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Feathers

The Evolution of a Natural Miracle
Narrated by: Andy Ingalls
Length: 8 hrs and 20 mins
Categories: Non-fiction, Biology
5 out of 5 stars (3 ratings)

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Summary

Feathers are an evolutionary marvel: Aerodynamic, insulating, beguiling. They date back more than 100 million years. Yet their story has never been fully told.

In Feathers, biologist Thor Hanson details a sweeping natural history, as feathers have been used to fly, protect, attract, and adorn through time and place. Applying the research of paleontologists, ornithologists, biologists, engineers, and even art historians, Hanson asks: What are feathers? How did they evolve? What do they mean to us?

Engineers call feathers the most efficient insulating material ever discovered, and they are at the root of biology's most enduring debate. They silence the flight of owls and keep penguins dry below the ice. They have decorated queens, jesters, and priests. And they have inked documents from the Constitution to the novels of Jane Austen.

Feathers is a captivating and beautiful exploration of this most enchanting object.

©2011 Thor Hanson (P)2014 Audible, Inc.

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Profile Image for Chris Reich
  • Chris Reich
  • 28-12-14

Fantastic Science and Fun

If you enjoy science books, you are sure to enjoy this book. It is a well structured book with a good balance of history, science and personal quest. It is not overly technical nor is it watered down.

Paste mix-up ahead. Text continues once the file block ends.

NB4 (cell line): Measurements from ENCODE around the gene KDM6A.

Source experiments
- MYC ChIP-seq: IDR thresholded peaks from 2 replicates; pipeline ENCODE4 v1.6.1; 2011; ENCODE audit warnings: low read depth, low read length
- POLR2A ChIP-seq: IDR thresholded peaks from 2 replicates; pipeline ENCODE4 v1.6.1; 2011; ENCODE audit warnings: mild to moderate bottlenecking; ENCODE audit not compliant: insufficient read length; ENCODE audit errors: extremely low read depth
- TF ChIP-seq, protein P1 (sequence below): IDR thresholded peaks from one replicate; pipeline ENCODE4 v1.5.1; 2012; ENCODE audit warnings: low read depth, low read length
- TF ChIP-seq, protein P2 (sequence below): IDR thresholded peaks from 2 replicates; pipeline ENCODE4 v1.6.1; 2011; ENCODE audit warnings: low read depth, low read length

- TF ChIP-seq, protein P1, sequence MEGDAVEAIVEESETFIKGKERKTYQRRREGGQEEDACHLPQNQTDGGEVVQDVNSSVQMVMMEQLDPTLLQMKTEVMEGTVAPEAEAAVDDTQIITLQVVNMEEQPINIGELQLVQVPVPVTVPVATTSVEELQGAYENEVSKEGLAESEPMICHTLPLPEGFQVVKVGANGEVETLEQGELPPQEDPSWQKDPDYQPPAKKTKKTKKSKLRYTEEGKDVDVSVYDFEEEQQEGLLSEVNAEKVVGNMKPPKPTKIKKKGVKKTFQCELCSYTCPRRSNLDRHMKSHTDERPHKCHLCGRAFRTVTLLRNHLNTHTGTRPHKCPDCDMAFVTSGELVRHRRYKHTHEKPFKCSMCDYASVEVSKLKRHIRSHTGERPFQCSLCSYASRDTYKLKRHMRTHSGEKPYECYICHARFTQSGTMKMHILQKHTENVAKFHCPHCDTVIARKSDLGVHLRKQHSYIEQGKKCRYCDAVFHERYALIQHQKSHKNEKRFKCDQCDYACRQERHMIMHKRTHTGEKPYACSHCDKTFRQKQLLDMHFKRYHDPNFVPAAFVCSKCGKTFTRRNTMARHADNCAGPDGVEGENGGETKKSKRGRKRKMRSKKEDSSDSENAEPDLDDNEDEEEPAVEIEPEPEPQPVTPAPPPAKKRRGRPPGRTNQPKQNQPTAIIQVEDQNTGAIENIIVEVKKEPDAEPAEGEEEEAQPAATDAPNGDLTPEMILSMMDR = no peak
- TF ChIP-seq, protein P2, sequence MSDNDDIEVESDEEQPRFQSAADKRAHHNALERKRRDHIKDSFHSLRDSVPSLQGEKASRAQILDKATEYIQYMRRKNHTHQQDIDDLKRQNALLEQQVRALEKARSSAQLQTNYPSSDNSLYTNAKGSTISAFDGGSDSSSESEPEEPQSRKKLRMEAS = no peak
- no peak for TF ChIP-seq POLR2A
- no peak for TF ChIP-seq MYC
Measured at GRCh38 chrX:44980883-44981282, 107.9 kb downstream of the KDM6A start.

A book that motivates me to want to know more about a given subject is a winner. Now I want to know more about feathers! I bought the print book to have as reference.

This book by far soars above the books written by non-scientist columnists. I really dislike most of those "I was curious about ---- so I decided to write a book" type science books. I like my science to come from someone who knows what they are talking about and not just a compilation of quotes from 'research'. This book is the real deal.

This goes on the highly recommend list if you like science.

10 of 10 people found this review helpful

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Profile Image for Patricia
  • Patricia
  • 02-01-15

Book alive but reader dead`

Would you consider the audio edition of Feathers to be better than the print version?

Not unless it was reproduced with another reader who possessed some animation.

What did you like best about this story?

It's fortunate the author was so articulate and I was able to enjoy the book despite the reader. I would recommend the book but not in the audible form with this reader.

How could the performance have been better?

A computer would have been more animated, If the reader couldn't get into the material why did he agree to the project?

Did you have an extreme reaction to this book? Did it make you laugh or cry?

I found it very informative and the author easily related to his audience as equals. And, yes, despite this being a scientific presentation the author injected some humor and I had a few laughs.

Any additional comments?

This was the most robotic reading I have ever heard and Andy Ingalls has been added to my very short list of readers I will not ever listen to again. There should be some kind of quality control to prevent this. Only the author's superb presentation saved the audible format and led me to finish the book and keep it for further reference

8 of 8 people found this review helpful

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Profile Image for Caille
  • Caille
  • 04-08-16

Love the content!

What did you love best about Feathers?

I did love the subject and content of this book. After Sharing space with lovebirds, I think everything about feathers is fascinating.

How did the narrator detract from the book?